In July 2014, the Lancet, one of the world’s best known medical journals, devoted a special issue to sex work and HIV. The publication was timed to coincide with the 20th International AIDS Conference in Melbourne, Australia. One of the articles, led by researcher Kate Shannon of the University of British Columbia, caught Senior Abt Associate Michael Shively’s eye.
The article, which Shively refers to as “the Shannon study,” used forecast modeling to test HIV prevention scenarios and estimate their impact on transmission rates among female sex workers and their clients in three very different cities: Vancouver, Canada; Mombasa, Kenya; and Bellary, India. The authors plugged independent variables like “safer work environment” and “elimination of inconsistent condom use due to any client violence” into their model and estimated their effect on averting HIV infections over ten years. They found that the decriminalization of sex work and its resulting benefits would have the potential to avert 33-46% of infections over a decade.
This finding made international headlines. “Decriminalization of sex work could reduce HIV infections,” declared the Washington Post. “The evidence is in: Decriminalizing sex work is critical to public health,” affirmed the Center for HIV Law & Policy. The authors circulated their findings to influence Amnesty International’s policy on the decriminalization of consensual sex work, which the organization released in May 2016.
“This is a very consequential study,” says Shively. “This is presented as the state-of-the-art, capstone event of decades of research and it was received that way and it was presented that way by the authors. They’re basically saying, the evidence is in. We’re done here. We figured this out.”
A self-proclaimed “certified nerd” and long-time criminal justice policy researcher working with Abt and the U.S. Department of Justice, Shively says he was excited that a policy measure like decriminalization could have such a positive impact on the health of sex workers. So he decided to “look under the hood” to see how Shannon and colleagues got to their influential conclusion. What he found, however, was significantly less conclusive than the study seemed to suggest and, perhaps more importantly, than reporters and activists made it out to be.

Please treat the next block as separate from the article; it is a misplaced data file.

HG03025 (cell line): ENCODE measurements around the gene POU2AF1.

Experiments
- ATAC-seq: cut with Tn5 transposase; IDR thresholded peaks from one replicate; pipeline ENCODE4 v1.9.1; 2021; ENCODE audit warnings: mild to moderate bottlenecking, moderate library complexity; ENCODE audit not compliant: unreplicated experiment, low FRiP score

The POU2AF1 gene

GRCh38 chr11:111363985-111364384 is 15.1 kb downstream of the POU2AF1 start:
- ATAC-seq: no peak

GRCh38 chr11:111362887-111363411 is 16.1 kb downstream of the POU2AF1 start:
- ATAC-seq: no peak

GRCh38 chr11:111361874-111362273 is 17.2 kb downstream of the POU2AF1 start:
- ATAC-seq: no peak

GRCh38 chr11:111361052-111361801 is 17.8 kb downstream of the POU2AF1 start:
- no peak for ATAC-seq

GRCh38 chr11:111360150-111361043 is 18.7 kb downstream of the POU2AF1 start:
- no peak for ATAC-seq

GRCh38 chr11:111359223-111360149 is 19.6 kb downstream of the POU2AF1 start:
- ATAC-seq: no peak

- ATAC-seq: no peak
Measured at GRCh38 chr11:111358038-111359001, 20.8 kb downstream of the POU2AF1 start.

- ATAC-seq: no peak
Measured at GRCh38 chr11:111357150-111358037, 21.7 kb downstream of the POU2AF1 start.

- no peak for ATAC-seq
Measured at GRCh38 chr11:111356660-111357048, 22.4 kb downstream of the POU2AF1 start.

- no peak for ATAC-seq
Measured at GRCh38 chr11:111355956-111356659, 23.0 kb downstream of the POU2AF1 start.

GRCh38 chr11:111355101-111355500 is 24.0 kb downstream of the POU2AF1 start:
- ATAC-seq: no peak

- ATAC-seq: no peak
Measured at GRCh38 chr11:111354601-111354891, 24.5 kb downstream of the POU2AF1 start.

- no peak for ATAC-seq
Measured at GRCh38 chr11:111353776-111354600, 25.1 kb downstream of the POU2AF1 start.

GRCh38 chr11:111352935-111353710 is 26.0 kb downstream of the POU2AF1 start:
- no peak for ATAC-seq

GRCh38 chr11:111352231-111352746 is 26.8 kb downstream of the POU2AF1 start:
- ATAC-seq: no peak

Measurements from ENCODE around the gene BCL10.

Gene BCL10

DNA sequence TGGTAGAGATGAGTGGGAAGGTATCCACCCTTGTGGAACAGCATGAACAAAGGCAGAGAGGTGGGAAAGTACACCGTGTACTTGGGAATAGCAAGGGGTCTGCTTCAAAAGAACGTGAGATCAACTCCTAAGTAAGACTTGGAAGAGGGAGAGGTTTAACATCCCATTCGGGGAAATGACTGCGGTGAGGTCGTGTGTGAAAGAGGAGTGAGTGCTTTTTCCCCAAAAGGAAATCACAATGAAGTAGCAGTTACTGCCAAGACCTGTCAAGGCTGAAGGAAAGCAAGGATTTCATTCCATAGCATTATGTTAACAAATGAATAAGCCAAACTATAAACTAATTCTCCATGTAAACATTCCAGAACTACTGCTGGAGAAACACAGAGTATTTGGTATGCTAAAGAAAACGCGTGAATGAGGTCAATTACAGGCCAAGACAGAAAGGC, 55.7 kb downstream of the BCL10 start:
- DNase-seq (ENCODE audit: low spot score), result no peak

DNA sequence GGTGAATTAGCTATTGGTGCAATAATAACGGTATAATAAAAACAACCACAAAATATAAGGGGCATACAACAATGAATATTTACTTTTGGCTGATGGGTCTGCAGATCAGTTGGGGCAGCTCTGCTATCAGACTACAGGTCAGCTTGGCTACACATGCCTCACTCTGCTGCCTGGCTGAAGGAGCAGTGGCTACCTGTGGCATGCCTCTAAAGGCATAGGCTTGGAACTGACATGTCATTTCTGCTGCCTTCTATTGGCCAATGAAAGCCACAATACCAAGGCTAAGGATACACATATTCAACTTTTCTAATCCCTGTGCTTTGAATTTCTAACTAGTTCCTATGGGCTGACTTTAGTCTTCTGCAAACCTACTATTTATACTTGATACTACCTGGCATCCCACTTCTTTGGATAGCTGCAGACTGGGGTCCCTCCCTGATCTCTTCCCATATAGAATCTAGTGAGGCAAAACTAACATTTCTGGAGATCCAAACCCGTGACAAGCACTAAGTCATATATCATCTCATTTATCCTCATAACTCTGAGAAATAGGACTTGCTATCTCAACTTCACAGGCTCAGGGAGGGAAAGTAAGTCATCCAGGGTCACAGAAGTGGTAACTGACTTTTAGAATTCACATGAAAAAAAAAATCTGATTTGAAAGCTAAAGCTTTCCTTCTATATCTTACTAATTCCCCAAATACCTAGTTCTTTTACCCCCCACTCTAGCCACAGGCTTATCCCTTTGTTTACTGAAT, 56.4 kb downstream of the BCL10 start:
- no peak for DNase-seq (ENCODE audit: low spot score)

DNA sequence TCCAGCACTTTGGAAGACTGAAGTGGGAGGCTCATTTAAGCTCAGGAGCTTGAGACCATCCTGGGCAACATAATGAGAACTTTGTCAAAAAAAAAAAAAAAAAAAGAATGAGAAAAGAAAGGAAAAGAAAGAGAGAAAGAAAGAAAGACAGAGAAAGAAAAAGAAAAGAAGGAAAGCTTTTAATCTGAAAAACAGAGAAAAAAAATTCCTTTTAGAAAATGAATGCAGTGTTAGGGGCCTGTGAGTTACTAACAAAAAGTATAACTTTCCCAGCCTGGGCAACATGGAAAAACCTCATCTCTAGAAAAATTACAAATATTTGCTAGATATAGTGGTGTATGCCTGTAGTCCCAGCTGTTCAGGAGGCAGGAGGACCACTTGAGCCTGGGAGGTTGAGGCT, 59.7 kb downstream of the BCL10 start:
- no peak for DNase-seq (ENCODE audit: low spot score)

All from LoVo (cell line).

Shively scrutinized the (more than 300) citations used in the study and its adjoining appendices, and recruited statisticians at Abt to validate the modeling. Based on their critical analyses, Shively says there are several ways in which the study lacks credibility.
A major limitation he cites is the “assumption used to simulate [the] impact of decriminalization on HIV.” For one, the model assumes that decriminalization of sex work will immediately result in several overly optimistic outcomes, for instance, 0% violence toward sex workers, 0% police harassment, 100% access to prevention and treatment services, and maximum condom usage. It also assumes that decriminalization will result in all all of these changes overnight, regardless of context or details of the legislation.
Shively presented his findings and concerns at a Commercial Sex Symposium in November 2017, arguing, “there is no evidence that fully decriminalizing prostitution produces any of the outcomes assumed by Shannon.”
Of course, this type of modeling can be useful, but only if a variety of reasonable assumptions are used to determine a realistic range of outcomes following decriminalization. “What Shannon really found,” according to Shively, “was that HIV transmission would be reduced if violence, harassment, inconsistent condom use, and barriers to healthcare were eliminated.”
The authors do not qualify their findings, and, instead, present their work as unequivocal. Shively says he is not necessarily arguing that the study is wrong, but that the data is not sound enough to base international policy decisions on. When Shively attempted to confront the co-authors of the study, he was not well-received.
“When you say that you’ve got hard science that proves something, it needs to be challenged [and] scrutinized, and when it doesn’t hold up, they should be welcoming scrutiny,” Shively says. “I don’t expect people to just accept what I’ve said, I want—I should get challenged on it.”
Shively doesn’t know what will happen next. He has plans to publish his critique of the Shannon study and says, “I don’t think this is going to end well for me.” Point in fact, a reporter who attended the November symposium castigated him during the question and answer session and was more or less given the last word. Shively hasn’t heard from her since, but said he would have been glad to address her concerns.
For anyone writing about research, as we do every day at Public Health Post, Shively’s quest to “advance knowledge, build science, [and] get closer to the truth” is an important reminder. It is easy to gloss over the nuanced methods and results of academic papers and focus on the data that support our positions. Shively set out to understand the Shannon study and replicate it—a standard scientific practice. By asking unpopular questions and challenging overly optimistic conclusions, researchers can be sure they are producing the most thorough, transparent, and accurate evidence possible.